Longtime professors at Nassau Community College were wondering last fall: Would an outsider from Florida be able to run one of New York State's largest community colleges?
As soon as he became president in November, Donald Astrab started answering his doubters.
He surprised professors by accepting invites to meetings of low-profile faculty committees. He dropped into the cafeteria and sat with students. He asked community leaders for their vision of Nassau's future.
Professor Phyllis Kurland, who has worked at Nassau for 41 years and heads the student activities office, questioned how Astrab, a chemist by training, would deal with nonscience areas such as the counseling center. Then she saw him at a student government dinner-dance during his first week. He attended meetings of the student activities and affirmative action committees, and spoke forcefully about the need for student support even in a time of budget crises.
"He emphasizes the whole student - in the classroom and outside of the classroom," Kurland said approvingly.
Astrab replaced popular president Sean Fanelli, who retired after a 27-year term - unusually long for college presidents.
Astrab had no time for a leisurely start. One day before he became the fifth president of the 23,000-student college, Nassau faced tough questions from an accreditation group that had concerns about the school's documentation on its policies and procedures - an increasingly common event as accreditation becomes more stringent across the country. Astrab quickly began preparing faculty members, and was satisfied with the school's presentation when it met last month with the evaluators.
While many on campus credit Fanelli for his personal skills, some say the school needed to embrace technology more. At Astrab's prodding, Nassau is developing online courses to increase flexibility for students with jobs and families, and he insists those courses be as challenging and engaging as the best classes on campus.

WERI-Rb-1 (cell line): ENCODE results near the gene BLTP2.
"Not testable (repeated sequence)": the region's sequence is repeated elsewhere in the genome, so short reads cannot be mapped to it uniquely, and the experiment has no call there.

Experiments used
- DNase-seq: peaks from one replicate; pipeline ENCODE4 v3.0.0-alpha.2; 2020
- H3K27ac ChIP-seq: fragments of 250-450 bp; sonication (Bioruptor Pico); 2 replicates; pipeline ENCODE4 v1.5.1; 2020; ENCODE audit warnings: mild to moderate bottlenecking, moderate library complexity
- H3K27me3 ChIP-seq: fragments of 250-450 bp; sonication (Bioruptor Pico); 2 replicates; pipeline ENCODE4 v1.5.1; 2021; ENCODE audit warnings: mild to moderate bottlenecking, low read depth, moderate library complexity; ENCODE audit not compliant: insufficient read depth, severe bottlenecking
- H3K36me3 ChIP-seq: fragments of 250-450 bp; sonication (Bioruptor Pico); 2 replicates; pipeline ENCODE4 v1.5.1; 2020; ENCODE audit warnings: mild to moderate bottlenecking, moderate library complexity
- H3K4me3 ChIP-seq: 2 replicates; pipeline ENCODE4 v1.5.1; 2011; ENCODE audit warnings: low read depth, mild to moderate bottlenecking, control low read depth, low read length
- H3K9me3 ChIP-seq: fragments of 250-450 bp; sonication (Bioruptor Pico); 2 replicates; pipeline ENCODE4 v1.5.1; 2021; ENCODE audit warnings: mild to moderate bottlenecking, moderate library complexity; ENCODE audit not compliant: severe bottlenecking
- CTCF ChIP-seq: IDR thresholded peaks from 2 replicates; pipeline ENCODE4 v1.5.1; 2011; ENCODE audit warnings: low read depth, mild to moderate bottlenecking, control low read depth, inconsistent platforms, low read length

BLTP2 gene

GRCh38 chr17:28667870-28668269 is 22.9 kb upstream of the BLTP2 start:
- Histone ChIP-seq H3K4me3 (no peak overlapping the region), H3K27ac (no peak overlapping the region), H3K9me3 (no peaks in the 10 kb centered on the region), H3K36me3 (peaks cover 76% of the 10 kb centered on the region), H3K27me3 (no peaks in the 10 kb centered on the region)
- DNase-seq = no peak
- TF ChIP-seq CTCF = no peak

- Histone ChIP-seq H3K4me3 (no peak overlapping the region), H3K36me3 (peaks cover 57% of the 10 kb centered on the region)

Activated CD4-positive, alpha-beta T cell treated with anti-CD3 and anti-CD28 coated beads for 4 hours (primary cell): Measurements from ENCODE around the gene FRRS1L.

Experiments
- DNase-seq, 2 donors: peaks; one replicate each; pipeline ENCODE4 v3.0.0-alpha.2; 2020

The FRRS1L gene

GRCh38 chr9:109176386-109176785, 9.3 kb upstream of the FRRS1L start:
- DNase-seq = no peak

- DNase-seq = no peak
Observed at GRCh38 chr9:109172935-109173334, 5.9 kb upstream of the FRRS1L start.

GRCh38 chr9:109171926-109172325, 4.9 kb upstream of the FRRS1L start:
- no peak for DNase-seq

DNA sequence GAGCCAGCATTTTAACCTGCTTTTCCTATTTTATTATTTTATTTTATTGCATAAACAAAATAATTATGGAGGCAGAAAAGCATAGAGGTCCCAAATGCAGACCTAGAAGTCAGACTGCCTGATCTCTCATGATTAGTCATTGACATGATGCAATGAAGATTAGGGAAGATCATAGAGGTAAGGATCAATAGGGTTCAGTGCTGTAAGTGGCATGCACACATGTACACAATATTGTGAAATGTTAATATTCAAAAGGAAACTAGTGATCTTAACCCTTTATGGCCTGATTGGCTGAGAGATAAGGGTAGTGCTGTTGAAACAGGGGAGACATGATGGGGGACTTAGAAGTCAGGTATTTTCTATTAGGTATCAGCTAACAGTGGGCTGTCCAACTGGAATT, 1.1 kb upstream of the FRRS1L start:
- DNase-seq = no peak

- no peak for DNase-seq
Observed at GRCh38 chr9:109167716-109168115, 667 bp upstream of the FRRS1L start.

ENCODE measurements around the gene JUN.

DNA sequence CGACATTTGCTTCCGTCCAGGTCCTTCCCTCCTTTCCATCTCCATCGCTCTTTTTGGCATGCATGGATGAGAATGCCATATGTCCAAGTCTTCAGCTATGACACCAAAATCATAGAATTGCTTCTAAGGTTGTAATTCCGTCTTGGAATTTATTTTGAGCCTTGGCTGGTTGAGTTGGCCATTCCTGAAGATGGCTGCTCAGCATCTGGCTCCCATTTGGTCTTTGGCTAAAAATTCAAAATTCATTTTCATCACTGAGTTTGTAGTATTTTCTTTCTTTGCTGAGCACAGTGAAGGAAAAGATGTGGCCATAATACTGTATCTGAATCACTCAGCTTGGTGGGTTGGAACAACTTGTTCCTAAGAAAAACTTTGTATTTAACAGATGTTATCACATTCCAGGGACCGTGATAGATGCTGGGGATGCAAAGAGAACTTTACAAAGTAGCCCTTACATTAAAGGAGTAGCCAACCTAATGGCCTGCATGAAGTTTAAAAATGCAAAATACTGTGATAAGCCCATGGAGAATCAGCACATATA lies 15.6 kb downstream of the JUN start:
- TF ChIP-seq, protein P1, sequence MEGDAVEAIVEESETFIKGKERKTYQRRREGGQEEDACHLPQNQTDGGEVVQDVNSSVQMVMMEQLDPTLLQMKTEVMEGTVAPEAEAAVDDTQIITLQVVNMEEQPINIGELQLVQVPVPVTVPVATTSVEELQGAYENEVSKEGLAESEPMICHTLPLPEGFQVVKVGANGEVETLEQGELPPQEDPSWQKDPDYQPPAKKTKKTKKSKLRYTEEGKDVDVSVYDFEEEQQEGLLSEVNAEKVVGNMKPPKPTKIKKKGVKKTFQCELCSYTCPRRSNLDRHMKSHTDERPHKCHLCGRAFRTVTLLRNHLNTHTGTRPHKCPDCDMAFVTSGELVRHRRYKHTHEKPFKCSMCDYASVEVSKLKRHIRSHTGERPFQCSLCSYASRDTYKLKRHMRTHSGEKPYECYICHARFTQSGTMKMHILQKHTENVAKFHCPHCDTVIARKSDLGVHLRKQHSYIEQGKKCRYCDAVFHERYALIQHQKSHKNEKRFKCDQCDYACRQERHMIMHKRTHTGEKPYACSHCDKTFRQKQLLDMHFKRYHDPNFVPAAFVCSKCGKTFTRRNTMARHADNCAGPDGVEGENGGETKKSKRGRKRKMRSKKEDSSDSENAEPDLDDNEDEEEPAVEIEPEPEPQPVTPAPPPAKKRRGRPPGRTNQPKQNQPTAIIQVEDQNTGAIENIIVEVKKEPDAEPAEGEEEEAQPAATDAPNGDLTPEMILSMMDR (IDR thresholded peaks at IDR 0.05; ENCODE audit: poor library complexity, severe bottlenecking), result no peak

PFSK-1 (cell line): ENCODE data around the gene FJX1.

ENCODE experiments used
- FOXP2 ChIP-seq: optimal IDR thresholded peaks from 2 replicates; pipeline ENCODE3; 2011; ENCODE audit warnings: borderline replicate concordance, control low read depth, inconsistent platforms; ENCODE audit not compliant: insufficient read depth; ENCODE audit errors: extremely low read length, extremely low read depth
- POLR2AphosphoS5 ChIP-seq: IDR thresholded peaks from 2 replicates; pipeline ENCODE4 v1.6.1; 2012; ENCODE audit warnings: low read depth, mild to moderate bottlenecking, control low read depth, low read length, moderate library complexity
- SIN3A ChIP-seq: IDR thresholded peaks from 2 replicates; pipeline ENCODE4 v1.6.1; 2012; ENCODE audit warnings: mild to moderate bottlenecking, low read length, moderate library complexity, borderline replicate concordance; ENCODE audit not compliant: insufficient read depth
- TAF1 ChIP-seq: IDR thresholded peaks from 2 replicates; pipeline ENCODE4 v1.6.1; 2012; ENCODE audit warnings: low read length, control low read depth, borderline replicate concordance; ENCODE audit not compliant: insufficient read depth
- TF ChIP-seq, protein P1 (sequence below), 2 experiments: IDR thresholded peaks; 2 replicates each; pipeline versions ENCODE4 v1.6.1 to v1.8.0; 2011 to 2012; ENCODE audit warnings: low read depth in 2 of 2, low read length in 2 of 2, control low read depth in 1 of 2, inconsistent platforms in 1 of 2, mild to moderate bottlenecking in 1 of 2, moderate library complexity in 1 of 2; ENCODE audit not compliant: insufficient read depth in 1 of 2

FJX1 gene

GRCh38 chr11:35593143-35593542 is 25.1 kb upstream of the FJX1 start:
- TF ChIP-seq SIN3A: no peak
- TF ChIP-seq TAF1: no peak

"Every class should have a companion online site with lecture notes and practice quizzes," Astrab said. "And then we should have blended offerings, with half the course online and half face-to-face with the instructor."
He has championed courses that teach architects, engineers and contractors how to build energy-efficient buildings and retrofit inefficient ones, a field he's confident will produce many jobs in coming years.
"He wants to create new ideas, to bring us into the 21st century," said Janet Dillon, 36, the student representative on the board of trustees.
Trustee Brian Muellers, who considered applying for the president's job, said he's been impressed by Astrab. "The school gets a significant benefit from somebody fresh, with outside experience, someone who knows how other community colleges operate."
Astrab admits he faces a daunting challenge: to "maintain excellence and take it a step higher when the resources are limited."
Nassau, whose budget is $204 million, faces a possible $5.4-million cut in state funding next year, part of a projected $14.1-million deficit, as enrollment continues to climb. Astrab has formed a task force to help decide what could be scaled back or eliminated.
Some people familiar with the college say Astrab will face his true test if the county and state make millions in cuts. Many instructors don't teach on Fridays, and Astrab will be under pressure to demand they take on more classes and spend longer hours on campus; the adjunct faculty contract ends in September.
Astrab lives in a temporary apartment in Bethpage. His wife and two daughters are still in Florida. He emphasizes he's not as much of an outsider as some think. He grew up in Westchester, attended SUNY Oswego, and said he's been an Islanders fan for years.
"You can take him out of New York," said Dillon, "but you can't take New York out of him."
Nassau Community College
President: Donald Astrab, 52
When started: Nov. 20
Previous position: Vice president of academic affairs, Brevard Community College, Florida
Campuses: 1 (Garden City)
Enrollment: 23,000 (No. 2 among state community colleges)
Tuition (full-time): $3,622
Certificates/degrees: More than 70
Budget: $204 million
Proposed state cut for 2010-11: $5.4 million